DocTrain: Social Media 101/Now Everyone’s a Technical Writer

Sarah O'Keefe / ConferencesLeave a Comment

Darren Barefoot, “recovering technical writer”
Capulet Communications

User-generated content is not new…Shakespeare’s Globe Theatre was reconstructed based on a sketch made by a random Dutch person who attended a play at a contemporary theater and drew a sketch.

Most of human history is “few-to-few” communication. Humans sitting around the camp fire and grunting.

Then came broadcast media: “few-to-many” communications.

But now, we have “balkanization” and “diversification.” The model is now “many-to-many” communication.

(I have a very similar discussion in our Web 2.0 white paper. Link below.)

Free and cheap tools (blogging software, cheap digital cameras) have made “many-to-many” communication possible. This is sometimes called the “rise of the creative class.” People are shifting from being consumers to creators.

Seven concepts that differentiate social media:

  • conversation…two-way communication rather than a broadcast model
  • collaboration…obvious example is Wikipedia
  • sharing…micro-broadcasting, perhaps just to family and friends
  • scope…column inches and 42-minute hours on television are gone. Tools are easy, distribution is easy; don’t need to be constrained by traditional approaches.
  • Community…we are constructing affinity groups, which can be “thin-sliced.” Can gather together in ways that were never possible before because geography is eliminated as a constraint.
  • Transparency and authenticity…blogging and social media tend to encourage these. However, both of these are perhaps problematic. Examples: LonelyGirl and FakeSteveJobs. Perhaps these are less critical than before?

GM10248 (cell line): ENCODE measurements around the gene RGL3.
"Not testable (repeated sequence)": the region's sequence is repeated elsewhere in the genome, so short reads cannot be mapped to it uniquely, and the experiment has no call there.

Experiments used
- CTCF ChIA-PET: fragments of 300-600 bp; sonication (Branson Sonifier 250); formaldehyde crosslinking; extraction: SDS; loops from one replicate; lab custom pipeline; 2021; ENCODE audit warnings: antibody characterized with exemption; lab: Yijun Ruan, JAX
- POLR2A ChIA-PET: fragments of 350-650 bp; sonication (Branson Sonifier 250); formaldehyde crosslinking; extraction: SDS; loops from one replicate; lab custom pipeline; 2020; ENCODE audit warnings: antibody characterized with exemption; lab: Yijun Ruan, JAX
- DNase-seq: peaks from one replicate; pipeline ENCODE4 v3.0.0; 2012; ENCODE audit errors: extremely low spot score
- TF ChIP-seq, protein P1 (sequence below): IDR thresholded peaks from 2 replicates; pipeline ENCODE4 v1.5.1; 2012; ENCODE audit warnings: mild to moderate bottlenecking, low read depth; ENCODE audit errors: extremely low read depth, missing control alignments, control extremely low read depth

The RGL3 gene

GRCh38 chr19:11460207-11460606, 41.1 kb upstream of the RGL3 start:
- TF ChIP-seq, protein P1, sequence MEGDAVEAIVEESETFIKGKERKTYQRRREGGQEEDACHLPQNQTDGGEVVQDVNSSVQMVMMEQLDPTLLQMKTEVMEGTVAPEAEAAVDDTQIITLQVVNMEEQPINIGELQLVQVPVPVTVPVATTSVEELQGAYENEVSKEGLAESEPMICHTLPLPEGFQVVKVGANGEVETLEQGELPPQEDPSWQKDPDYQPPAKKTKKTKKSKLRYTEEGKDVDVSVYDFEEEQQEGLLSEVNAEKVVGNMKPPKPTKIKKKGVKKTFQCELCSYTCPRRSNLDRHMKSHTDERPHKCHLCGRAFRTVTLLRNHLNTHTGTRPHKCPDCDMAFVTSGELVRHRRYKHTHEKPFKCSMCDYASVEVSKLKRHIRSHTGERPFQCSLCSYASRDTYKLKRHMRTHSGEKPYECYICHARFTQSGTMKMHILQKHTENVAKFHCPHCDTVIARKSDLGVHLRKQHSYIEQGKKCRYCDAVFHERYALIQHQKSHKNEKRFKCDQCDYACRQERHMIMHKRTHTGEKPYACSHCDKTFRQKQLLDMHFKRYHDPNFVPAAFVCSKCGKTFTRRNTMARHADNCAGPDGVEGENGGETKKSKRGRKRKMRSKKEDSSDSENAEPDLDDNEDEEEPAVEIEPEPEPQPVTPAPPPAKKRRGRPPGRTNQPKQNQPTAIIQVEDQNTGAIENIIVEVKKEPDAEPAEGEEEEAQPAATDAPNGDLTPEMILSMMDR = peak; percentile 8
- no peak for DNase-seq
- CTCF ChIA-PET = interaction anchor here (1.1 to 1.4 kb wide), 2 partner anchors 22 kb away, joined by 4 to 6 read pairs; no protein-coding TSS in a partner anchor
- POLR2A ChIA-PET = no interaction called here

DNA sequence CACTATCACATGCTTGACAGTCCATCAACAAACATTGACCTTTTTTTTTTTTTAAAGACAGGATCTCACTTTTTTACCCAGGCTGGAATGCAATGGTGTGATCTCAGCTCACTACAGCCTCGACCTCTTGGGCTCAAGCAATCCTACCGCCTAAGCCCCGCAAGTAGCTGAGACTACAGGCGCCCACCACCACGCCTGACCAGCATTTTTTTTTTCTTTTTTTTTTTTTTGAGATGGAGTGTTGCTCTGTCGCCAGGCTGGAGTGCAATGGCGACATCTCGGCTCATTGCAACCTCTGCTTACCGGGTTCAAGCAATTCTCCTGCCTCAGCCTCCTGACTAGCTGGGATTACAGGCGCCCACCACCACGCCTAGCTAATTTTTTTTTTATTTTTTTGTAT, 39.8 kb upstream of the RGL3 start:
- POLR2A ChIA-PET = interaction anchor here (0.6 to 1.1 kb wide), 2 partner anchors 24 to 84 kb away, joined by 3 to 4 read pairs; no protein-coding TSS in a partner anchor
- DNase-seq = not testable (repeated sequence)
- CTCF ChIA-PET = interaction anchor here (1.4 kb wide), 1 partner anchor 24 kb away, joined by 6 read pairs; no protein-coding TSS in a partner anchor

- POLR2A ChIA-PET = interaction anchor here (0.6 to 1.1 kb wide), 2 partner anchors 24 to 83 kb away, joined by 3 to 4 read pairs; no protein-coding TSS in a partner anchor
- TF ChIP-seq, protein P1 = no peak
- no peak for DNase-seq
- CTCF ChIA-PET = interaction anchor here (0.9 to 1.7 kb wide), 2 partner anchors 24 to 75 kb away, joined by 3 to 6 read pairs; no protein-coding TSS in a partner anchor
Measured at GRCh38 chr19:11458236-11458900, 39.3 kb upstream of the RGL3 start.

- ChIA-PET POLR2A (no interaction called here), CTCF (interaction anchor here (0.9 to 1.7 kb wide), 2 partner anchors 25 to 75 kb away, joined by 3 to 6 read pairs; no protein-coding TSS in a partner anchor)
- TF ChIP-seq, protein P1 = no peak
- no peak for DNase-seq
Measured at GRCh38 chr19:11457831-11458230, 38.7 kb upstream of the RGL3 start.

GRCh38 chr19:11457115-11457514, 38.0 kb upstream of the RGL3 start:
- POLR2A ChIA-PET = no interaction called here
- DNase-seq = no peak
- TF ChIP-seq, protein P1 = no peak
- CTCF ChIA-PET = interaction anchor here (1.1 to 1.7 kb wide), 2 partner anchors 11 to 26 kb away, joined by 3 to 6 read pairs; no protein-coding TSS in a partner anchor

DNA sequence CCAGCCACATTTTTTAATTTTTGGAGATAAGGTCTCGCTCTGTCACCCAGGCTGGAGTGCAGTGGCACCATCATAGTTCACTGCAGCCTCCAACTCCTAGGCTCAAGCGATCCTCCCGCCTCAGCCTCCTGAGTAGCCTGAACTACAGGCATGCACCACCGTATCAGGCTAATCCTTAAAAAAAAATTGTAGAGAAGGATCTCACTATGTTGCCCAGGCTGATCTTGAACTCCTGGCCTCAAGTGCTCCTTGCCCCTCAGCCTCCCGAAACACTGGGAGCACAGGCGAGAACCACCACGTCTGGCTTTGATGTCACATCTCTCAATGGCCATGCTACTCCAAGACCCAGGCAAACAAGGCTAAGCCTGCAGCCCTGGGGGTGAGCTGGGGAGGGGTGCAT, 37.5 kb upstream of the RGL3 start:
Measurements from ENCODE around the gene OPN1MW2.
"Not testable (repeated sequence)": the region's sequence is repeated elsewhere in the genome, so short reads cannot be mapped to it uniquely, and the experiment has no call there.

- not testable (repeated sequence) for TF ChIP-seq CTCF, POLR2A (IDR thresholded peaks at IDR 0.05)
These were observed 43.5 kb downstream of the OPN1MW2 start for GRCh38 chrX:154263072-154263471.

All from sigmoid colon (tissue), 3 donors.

Social media components (the usual):

  • Facebook
  • RSS
  • Brightkite
  • Twitter
  • FriendFeed
  • Video Streaming
  • StumbleUpon
  • Blogs
  • virtual Worlds
  • Social Bookmarking
  • Flickr
  • Ning
  • Mashups
  • and more

Who make social media? “the people formerly known as the audience”

Why do people blog?

  • Talk to friends and family
  • keep personal history
  • emote
  • experiment with technology
  • practice writing
  • make change
  • follow trend
  • and more

Corporate blogging is a tiny slice of social media.

Great video on Wikis in Plain English

More examples of social media being used for technical documentation tasks.

Very interesting presentation, with quite a bit of intersection with our Web 2.0 white paper (PDF, 1.7 MB). (Sorry to keep linking to it, but this is clearly the current hot topic.)

About the Author

Sarah O'Keefe

Twitter

Content strategy consultant and founder of Scriptorium Publishing. Bilingual English-German, voracious reader, water sports, knitting, and college basketball (go Blue Devils!). Aversions to raw tomatoes, eggplant, and checked baggage.

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